Twenty years ago, Bernard Simon Jr. complained to his parents about the images flashing on television all day everyday. Why do they keep showing those planes exploding into the buildings, ranted the 10-year-old, clearly distressed by the non-stop coverage of the attacks on the Twin Towers in Manhattan on September 11, 2001. At that moment his mother realized she had lost her “baby,” shut off the TV, and turned her attention to her youngest, the only boy in her brood of three.
How did the recurring shots make the child feel?
“Sad,” “shocked” and “scared” tumbled from the lips of the ‘tween as he curled in his mother’s comforting arms.
He was not alone, she said, assuring him that his father, who had fled Cuba to be free from the communist takeover, harbored the same mixed feelings. She herself had joined her parents and siblings in the United States as political unrest simmered in their native Philippines at the height of the Marcos dictatorship and military rule. Were they truly safer in their adopted country?
New Americans like Maria (Nieva) and Bernard Simon Sr. had witnessed life-changing strife and knew in their hearts life would go on after the first terrorist assault on the homeland. On that day, however, their US-born children shed their innocence, their sense of security in shreds. They learned the meaning of vulnerability – their personal space, their orbit violated, their future in question.
Children who witness trauma directly or vicariously are twice likely to become perpetrators or victims, we’ve heard behavior experts say. Without guidance, they could grow up nurturing hatred for those who share anything in common with the assailants. With guidance they could enter adulthood with a thirst to understand the mindset of people who hurt and kill, yes, and also the history behind endless enmity.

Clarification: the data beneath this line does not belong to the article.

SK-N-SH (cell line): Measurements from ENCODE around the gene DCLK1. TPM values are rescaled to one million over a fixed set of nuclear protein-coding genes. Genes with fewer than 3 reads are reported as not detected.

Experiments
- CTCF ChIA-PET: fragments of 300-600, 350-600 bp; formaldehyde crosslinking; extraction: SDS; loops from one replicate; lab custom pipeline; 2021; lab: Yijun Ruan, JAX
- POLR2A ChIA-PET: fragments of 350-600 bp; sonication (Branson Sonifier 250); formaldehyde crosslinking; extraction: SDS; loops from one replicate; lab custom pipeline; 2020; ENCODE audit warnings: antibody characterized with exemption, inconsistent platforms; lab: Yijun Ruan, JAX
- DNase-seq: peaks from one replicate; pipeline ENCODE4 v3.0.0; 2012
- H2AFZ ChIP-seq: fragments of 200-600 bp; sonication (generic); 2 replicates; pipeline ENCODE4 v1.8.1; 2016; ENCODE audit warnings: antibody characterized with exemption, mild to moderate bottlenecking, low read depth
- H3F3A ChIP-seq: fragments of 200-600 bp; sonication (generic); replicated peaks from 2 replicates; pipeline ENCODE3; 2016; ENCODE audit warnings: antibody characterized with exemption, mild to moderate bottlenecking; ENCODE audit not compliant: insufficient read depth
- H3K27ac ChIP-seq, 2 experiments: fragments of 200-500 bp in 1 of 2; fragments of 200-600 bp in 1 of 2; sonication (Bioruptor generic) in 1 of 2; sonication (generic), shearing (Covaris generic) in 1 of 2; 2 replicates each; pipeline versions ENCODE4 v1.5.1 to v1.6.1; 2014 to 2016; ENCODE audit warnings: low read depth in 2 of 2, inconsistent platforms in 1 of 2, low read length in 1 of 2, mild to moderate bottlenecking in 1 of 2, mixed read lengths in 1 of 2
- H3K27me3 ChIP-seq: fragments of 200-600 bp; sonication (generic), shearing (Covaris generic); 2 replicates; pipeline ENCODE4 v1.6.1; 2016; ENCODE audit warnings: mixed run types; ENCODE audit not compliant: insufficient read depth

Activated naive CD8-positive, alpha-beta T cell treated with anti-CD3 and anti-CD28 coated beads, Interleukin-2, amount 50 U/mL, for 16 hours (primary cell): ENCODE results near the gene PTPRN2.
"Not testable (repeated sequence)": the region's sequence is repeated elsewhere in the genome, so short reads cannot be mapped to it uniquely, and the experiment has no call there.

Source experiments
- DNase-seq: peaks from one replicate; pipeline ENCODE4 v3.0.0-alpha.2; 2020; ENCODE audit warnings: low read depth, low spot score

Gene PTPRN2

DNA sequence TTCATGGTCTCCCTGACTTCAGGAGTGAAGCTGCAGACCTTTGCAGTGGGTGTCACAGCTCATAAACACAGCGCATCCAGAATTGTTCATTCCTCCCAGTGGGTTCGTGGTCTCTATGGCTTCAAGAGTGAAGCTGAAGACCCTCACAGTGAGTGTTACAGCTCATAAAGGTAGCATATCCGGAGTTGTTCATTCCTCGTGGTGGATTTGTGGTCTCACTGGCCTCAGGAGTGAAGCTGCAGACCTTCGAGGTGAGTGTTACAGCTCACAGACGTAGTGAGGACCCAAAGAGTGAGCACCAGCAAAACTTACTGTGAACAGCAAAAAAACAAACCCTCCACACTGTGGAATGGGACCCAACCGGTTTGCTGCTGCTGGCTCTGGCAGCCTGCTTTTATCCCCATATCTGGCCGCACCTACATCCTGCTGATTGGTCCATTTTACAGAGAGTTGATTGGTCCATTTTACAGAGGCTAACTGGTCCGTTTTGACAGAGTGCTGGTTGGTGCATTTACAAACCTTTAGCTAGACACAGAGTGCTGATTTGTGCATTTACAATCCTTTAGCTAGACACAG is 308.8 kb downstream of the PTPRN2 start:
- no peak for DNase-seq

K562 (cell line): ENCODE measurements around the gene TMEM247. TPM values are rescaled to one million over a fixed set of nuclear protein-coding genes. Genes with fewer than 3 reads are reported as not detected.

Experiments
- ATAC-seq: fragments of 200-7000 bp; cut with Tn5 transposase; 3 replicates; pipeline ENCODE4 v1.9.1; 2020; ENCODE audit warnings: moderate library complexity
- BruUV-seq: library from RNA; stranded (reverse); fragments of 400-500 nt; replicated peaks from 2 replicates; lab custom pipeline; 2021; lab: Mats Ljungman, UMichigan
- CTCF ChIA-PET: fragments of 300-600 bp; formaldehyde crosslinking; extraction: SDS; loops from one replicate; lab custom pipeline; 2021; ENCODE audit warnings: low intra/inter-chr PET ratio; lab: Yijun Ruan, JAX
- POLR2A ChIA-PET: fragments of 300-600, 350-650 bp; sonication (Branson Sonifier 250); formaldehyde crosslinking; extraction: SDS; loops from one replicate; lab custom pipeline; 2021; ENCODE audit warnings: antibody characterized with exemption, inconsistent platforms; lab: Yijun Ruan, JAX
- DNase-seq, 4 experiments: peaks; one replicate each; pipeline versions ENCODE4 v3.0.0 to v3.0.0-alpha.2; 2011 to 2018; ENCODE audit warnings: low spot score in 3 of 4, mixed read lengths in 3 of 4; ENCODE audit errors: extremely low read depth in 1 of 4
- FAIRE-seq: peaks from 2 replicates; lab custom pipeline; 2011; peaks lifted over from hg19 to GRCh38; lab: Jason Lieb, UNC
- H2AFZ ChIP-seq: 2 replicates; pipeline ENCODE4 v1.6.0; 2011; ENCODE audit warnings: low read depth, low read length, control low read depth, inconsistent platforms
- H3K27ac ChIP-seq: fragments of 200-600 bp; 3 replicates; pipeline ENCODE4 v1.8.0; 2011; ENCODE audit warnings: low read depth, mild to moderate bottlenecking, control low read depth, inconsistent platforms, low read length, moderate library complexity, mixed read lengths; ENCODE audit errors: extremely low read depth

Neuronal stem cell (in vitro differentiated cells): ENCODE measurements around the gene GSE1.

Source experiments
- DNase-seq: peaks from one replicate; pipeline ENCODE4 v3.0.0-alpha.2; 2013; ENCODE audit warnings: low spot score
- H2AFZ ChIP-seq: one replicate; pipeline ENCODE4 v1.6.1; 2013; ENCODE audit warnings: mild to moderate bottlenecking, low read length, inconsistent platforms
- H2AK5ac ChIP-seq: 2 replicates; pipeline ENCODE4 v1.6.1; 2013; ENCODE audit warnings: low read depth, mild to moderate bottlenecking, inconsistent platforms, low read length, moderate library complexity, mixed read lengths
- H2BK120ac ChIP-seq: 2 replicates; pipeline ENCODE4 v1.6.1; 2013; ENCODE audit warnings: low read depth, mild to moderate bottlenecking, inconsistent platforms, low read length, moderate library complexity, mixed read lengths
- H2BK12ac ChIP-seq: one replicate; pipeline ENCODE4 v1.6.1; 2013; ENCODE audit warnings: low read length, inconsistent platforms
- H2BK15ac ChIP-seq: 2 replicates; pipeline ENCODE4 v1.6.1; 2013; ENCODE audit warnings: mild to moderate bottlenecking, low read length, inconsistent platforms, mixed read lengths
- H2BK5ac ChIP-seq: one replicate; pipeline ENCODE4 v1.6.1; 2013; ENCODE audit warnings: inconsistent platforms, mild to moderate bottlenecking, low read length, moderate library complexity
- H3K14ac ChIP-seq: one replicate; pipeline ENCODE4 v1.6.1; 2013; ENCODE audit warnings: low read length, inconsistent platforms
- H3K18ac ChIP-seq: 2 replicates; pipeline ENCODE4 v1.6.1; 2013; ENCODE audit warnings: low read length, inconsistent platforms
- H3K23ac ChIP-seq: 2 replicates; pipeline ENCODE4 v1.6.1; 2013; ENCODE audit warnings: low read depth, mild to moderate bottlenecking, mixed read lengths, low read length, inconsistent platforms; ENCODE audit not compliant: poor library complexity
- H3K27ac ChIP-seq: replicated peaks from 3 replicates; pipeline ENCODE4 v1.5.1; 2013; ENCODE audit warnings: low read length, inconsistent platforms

In the case of Simon Jr., the shared experience may account for a keen self-awareness and vigilance.
“I remember being in gym class, when everything stopped and we were told about what happened. There was a brief sense of panic where I thought, ‘Could we be next?’” BJ recalled the very moment. “Years later I remember being told to look less suspicious by shaving and dressing nicely when going to the airport. ‘Don’t give them a reason to search you or think you’re a terrorist,’ I was told. A feeling that I subconsciously feel today.”
Subconsciously too, perhaps, he pursued a psychology degree that informs his work in human resources at a premier state university medical center. And shaped his deep sensitivity and progressive values that won over a kindred spirit now his fiancée.
(Cherie Querol Moreno is Executive Editor of Philippine News Today)